The headlines seem to suggest reason for alarm: The birth rate in the United States is at its lowest point since the 1980s according to new data from the Centers for Disease Control and Prevention. But it isn't necessarily physically harder for women to have babies. Rather, what is more challenging is navigating motherhood itself as a result of ongoing workplace penalties, rising costs of living and other discriminatory social factors.
In fact, 85% of mothers said society doesn't do a good job of understanding and supporting them, according to Motherly's 2019 State of Motherhood Survey. So it's little wonder that many women are opting to delay childbirth, have fewer children or forego motherhood all together.
When she had her first child in 2016, Erin H. tells Motherly she was disappointed by how resistant her employer was to respecting her request to scale back from 50+ hour work weeks. "The work culture was very much about exerting yourself at all costs and if you leave at 5 p.m., you're not working hard enough," she says. "I knew I had to leave if I wanted better work life balance, especially with a baby."
She says she had the ability to step back and evaluate her career options because of her husband's income. But in the State of Motherhood Survey, 59% of working moms said their primary reason for staying in the workforce is their "financial need to contribute to household income."
When motherhood and careers feel incompatible, the only practical option for some women is to delay or re-evaluate their family plans. "To the extent that some women would want to be mothers if it was financially viable, but don't want to risk good careers or poverty, that's not a free choice," Elizabeth Oltmans Ananat, an associate professor in the Sanford School of Public Policy at Duke, tells Huffington Post. "Women are painted into a corner."
The irony is mothers are productive workers who add to the value of their workplaces—yet many are still discriminated against for having children. According to one study published in the American Journal of Sociology, "mothers were judged as significantly less competent and committed than women without children" and were "held to harsher performance and punctuality standards."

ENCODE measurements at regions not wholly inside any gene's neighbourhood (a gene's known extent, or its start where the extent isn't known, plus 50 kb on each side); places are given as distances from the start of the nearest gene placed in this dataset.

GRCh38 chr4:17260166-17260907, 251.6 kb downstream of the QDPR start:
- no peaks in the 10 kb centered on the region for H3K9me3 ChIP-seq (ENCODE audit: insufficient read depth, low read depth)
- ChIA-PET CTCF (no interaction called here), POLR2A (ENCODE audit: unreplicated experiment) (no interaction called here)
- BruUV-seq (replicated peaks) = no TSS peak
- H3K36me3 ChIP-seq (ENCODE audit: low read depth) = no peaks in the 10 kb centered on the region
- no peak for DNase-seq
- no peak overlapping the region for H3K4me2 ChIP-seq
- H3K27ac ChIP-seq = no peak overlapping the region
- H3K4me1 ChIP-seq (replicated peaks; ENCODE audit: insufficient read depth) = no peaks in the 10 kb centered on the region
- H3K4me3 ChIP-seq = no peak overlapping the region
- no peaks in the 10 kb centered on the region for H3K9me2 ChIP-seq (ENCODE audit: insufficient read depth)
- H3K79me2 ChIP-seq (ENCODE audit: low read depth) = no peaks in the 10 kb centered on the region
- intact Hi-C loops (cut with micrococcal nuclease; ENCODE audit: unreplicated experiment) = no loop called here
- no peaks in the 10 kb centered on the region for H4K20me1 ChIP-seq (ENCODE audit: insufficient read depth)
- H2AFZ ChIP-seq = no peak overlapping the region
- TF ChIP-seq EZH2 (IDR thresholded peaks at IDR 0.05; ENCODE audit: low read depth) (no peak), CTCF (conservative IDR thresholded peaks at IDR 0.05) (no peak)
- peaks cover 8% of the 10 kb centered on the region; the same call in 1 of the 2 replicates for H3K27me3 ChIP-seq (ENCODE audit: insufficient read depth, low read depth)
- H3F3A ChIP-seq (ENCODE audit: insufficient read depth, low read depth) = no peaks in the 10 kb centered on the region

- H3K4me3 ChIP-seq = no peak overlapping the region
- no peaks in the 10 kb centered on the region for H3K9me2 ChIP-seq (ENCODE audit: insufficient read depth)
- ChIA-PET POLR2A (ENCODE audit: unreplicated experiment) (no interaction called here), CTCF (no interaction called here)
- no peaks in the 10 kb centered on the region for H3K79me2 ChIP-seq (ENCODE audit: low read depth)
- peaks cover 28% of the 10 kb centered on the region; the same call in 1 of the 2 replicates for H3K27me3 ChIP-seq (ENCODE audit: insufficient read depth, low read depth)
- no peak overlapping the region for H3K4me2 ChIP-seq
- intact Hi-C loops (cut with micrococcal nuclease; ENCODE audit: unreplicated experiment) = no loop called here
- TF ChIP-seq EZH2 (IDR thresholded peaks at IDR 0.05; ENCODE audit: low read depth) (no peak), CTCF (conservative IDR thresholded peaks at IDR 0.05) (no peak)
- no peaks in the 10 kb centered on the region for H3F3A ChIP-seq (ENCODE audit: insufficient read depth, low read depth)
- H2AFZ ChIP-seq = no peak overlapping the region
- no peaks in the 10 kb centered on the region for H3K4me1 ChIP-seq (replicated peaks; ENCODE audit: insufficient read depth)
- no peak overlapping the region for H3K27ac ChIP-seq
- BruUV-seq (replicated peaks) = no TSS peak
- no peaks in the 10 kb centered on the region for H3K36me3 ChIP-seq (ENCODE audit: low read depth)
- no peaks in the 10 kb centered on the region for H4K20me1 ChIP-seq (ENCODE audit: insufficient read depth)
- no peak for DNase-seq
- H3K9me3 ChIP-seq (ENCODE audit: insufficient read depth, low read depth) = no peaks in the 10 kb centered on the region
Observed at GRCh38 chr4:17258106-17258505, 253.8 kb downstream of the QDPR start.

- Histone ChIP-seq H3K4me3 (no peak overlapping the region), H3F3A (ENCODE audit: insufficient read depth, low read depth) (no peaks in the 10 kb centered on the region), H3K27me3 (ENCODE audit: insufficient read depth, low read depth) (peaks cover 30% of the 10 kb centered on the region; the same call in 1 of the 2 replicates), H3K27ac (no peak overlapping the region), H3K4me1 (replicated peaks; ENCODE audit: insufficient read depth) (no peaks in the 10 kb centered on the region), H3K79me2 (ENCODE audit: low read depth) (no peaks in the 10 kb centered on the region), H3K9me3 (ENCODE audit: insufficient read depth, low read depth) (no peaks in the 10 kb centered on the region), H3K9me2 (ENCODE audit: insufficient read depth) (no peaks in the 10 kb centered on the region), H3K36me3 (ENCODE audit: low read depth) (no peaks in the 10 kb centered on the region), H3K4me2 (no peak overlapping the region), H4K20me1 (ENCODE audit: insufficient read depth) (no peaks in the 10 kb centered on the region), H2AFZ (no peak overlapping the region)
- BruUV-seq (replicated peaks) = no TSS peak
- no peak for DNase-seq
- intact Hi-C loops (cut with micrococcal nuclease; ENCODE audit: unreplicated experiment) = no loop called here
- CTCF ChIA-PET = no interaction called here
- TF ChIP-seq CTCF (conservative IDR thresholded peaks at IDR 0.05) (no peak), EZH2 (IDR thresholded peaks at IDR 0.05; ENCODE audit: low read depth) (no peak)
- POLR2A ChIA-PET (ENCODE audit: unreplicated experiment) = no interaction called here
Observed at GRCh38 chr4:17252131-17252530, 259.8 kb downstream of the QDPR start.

Another survey of more than 3,000 employers by the Equality and Human Rights Commission in the United Kingdom confirmed these prejudices with one in three bosses saying pregnant women and new mothers are "generally less interested in career progression." As far as what's appropriate to ask during the interview process, 59% of the employers said women should have to disclose whether they are pregnant and 46% of the employers said they should reveal whether they have young children.
Just getting to the interview stage can be tough for a mother, as one study found mothers returning to the workforce after time as a stay-at-home parent were "about half as likely to get a callback as unemployed parents and only one-third as likely as employed parents."
Writing for the Harvard Business Review, the study's author, Kate Weisshaar, an Assistant Professor in the Department of Sociology at the University of North Carolina, explains that the bias against working parents both pushes them out of work and keeps them from returning.
Simply put, inflexible schedules, long hours and a lack of legislated parental leave are not likely to result in a rising birth rate.
But there are better ways, as demonstrated in other countries that both see higher rates of satisfied working mothers and fertility rates that are not "plummeting." Specifically, as noted in The New York Times, "developed countries that prioritize gender equality—including Sweden, Norway and France—have higher fertility rates than those that don't."
Germany, a country whose declining birth rate was a source of worry for decades, just recorded its highest number of births since the 1970s, thanks in part to family-friendly legislation like a parental leave policy that sees both parents to receive two-thirds of their prior earnings while on leave, and a legal right to a daycare spot on your child's first birthday.
So while recent headlines would have people believe the current crisis in the United States has to do with fertility, the real cause for alarm is one that many women were already, sadly, too familiar with: Current workplace culture does not do enough to support moms.
Let's keep urging policy-makers, politicians and executives to change that—and chances are we'll have a much bigger pool of potential workers some 20 years from now as a result.
[A version of this post was published on May 29, 2018. It has been updated.]